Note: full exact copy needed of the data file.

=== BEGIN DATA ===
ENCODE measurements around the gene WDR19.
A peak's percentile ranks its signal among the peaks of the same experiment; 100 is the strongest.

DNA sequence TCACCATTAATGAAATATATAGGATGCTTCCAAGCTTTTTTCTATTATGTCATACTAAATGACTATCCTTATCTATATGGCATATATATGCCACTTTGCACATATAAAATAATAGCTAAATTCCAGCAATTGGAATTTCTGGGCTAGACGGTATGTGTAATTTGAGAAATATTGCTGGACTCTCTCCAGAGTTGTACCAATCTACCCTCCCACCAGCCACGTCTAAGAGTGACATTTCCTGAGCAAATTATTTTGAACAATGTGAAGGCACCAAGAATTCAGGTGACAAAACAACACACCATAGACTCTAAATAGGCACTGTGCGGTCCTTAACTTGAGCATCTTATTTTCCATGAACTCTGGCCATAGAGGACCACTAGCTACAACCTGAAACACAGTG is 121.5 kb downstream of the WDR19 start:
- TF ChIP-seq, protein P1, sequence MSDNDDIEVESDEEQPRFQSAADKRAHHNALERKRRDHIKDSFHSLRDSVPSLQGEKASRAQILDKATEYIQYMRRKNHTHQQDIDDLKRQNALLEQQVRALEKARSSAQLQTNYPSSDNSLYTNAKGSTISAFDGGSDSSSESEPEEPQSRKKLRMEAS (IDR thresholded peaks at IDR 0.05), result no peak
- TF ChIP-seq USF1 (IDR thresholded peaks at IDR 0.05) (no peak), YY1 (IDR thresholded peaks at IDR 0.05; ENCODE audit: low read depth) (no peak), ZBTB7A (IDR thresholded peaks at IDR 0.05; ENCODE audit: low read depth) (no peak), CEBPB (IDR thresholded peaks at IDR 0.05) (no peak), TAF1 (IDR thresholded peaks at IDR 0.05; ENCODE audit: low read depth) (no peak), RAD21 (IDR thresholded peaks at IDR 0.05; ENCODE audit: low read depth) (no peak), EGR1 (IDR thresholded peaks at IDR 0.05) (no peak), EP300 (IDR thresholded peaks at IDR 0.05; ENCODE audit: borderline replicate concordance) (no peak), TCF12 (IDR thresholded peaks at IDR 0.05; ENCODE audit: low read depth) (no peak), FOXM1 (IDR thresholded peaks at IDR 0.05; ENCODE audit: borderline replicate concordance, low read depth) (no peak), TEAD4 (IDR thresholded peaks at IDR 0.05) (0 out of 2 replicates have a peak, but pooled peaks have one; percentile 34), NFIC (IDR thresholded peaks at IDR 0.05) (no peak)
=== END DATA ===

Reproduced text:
ENCODE measurements around the gene WDR19.
A peak's percentile ranks its signal among the peaks of the same experiment; 100 is the strongest.

DNA sequence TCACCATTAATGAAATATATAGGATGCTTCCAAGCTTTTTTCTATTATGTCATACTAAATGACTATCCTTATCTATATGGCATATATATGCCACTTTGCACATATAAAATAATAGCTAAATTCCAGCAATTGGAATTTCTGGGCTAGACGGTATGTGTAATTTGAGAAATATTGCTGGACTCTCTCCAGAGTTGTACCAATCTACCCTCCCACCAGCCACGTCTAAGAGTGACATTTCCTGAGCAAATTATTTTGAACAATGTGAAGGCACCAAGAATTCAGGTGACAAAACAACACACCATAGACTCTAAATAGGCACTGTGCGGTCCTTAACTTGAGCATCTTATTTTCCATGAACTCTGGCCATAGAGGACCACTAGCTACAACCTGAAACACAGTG is 121.5 kb downstream of the WDR19 start:
- TF ChIP-seq, protein P1, sequence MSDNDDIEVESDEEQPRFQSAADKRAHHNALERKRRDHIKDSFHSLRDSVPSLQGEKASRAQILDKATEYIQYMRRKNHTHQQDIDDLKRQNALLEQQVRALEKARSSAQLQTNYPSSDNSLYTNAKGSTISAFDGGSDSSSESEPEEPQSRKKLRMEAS (IDR thresholded peaks at IDR 0.05), result no peak
- TF ChIP-seq USF1 (IDR thresholded peaks at IDR 0.05) (no peak), YY1 (IDR thresholded peaks at IDR 0.05; ENCODE audit: low read depth) (no peak), ZBTB7A (IDR thresholded peaks at IDR 0.05; ENCODE audit: low read depth) (no peak), CEBPB (IDR thresholded peaks at IDR 0.05) (no peak), TAF1 (IDR thresholded peaks at IDR 0.05; ENCODE audit: low read depth) (no peak), RAD21 (IDR thresholded peaks at IDR 0.05; ENCODE audit: low read depth) (no peak), EGR1 (IDR thresholded peaks at IDR 0.05) (no peak), EP300 (IDR thresholded peaks at IDR 0.05; ENCODE audit: borderline replicate concordance) (no peak), TCF12 (IDR thresholded peaks at IDR 0.05; ENCODE audit: low read depth) (no peak), FOXM1 (IDR thresholded peaks at IDR 0.05; ENCODE audit: borderline replicate concordance, low read depth) (no peak), TEAD4 (IDR thresholded peaks at IDR 0.05) (0 out of 2 replicates have a peak, but pooled peaks have one; percentile 34), NFIC (IDR thresholded peaks at IDR 0.05) (no peak)